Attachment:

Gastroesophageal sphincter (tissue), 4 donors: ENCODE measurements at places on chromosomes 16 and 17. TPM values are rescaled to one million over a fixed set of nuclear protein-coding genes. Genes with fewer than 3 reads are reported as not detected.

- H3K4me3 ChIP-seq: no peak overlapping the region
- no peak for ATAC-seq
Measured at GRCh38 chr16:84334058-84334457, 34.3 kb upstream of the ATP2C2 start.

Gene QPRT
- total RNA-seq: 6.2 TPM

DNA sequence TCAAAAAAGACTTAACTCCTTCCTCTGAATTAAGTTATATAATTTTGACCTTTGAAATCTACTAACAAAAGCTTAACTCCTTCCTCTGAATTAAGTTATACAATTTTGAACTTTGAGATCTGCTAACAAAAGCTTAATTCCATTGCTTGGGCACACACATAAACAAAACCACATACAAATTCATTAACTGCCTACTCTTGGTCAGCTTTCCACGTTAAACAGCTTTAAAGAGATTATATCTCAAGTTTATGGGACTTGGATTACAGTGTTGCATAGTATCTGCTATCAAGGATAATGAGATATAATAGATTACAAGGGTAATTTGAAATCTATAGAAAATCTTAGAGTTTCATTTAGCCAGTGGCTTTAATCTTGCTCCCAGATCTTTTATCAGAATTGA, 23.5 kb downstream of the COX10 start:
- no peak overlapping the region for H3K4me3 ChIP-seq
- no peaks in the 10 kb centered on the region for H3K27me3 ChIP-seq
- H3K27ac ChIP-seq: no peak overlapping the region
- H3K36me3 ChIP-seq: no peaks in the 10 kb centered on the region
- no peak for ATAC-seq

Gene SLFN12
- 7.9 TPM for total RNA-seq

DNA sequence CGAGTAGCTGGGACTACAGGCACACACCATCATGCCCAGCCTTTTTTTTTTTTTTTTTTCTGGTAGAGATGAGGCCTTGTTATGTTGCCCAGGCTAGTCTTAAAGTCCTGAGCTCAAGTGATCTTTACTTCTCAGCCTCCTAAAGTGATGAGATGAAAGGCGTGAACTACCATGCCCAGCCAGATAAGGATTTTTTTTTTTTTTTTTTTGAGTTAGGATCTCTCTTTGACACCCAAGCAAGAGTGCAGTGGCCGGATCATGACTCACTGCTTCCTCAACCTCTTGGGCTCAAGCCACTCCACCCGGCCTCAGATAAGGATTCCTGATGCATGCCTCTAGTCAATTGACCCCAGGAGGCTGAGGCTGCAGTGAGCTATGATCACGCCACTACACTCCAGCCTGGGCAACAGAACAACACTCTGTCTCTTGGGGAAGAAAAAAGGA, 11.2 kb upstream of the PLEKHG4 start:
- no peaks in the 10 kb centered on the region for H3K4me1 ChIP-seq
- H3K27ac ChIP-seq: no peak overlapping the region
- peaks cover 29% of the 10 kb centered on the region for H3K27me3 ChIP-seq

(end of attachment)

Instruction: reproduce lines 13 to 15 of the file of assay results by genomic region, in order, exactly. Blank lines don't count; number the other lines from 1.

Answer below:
Gene SLFN12
- 7.9 TPM for total RNA-seq

DNA sequence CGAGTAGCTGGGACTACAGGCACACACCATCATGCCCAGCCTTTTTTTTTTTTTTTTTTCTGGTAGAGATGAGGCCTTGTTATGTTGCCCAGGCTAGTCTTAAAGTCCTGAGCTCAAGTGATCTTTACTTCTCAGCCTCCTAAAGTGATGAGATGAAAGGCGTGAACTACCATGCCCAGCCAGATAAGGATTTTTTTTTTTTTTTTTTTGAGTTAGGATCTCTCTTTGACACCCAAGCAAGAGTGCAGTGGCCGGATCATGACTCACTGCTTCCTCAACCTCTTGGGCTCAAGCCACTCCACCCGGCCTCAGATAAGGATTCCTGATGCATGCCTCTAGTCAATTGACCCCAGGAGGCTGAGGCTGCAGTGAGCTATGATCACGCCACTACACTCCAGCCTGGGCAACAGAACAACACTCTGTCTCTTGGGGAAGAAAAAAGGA, 11.2 kb upstream of the PLEKHG4 start: